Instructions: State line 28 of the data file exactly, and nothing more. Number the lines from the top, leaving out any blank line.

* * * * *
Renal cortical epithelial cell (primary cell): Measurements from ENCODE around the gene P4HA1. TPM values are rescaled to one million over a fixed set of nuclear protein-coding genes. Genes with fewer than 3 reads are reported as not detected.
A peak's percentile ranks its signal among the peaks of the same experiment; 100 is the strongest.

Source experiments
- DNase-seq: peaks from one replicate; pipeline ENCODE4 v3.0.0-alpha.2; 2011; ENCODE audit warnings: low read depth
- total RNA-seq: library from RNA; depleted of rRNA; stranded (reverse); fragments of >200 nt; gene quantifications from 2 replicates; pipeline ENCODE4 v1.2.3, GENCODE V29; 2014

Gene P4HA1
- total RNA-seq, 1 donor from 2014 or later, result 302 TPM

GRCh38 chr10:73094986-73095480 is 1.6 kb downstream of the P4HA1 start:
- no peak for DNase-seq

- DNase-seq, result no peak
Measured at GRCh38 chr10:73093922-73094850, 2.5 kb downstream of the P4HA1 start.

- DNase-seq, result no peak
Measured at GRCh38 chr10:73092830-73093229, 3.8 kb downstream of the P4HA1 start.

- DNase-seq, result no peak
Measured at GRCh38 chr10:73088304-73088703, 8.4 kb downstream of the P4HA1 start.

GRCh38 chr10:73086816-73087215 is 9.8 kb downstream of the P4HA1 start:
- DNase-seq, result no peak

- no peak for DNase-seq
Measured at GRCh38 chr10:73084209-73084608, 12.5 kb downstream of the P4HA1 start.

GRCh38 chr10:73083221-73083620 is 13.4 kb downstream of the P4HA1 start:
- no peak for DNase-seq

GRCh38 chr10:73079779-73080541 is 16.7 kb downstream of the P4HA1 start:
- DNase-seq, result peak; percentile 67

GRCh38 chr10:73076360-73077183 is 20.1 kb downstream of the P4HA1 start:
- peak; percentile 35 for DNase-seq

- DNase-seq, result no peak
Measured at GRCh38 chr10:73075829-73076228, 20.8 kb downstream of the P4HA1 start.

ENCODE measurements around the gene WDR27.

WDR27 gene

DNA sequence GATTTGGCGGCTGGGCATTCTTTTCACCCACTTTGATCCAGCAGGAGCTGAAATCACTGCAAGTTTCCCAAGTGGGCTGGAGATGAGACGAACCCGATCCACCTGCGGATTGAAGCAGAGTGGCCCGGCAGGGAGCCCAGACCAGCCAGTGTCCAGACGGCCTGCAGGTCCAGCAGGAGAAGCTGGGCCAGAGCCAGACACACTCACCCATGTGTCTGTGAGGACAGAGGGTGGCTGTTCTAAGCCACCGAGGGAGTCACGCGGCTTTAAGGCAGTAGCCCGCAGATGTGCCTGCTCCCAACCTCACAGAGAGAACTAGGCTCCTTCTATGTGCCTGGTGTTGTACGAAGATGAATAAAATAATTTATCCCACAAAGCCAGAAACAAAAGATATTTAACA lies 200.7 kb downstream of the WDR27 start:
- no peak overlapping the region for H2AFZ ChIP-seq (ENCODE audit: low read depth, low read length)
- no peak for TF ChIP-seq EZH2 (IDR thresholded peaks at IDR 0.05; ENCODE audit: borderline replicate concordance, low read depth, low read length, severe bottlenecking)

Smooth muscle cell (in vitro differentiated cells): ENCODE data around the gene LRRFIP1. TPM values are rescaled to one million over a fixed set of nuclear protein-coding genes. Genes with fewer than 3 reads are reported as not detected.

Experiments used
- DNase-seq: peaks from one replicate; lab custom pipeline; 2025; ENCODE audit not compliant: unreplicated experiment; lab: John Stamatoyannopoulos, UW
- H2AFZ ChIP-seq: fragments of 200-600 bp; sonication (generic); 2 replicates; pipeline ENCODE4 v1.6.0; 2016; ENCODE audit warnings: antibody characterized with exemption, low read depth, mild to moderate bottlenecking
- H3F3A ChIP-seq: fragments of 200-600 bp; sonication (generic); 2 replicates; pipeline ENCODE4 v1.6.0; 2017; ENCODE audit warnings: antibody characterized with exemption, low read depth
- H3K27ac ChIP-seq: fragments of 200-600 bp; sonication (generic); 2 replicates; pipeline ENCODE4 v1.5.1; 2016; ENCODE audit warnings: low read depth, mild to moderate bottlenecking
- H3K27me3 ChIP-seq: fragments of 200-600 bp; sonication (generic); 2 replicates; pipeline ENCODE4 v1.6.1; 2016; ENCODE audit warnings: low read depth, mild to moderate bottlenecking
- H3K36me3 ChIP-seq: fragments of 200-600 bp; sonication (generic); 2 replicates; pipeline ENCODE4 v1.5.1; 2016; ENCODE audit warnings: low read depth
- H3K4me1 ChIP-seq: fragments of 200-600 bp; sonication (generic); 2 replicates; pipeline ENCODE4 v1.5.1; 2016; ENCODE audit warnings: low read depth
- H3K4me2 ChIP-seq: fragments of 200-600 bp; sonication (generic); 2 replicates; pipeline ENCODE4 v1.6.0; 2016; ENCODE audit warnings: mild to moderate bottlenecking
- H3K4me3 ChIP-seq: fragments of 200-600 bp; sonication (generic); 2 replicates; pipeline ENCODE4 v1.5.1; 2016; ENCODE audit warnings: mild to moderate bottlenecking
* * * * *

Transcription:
ENCODE measurements around the gene WDR27.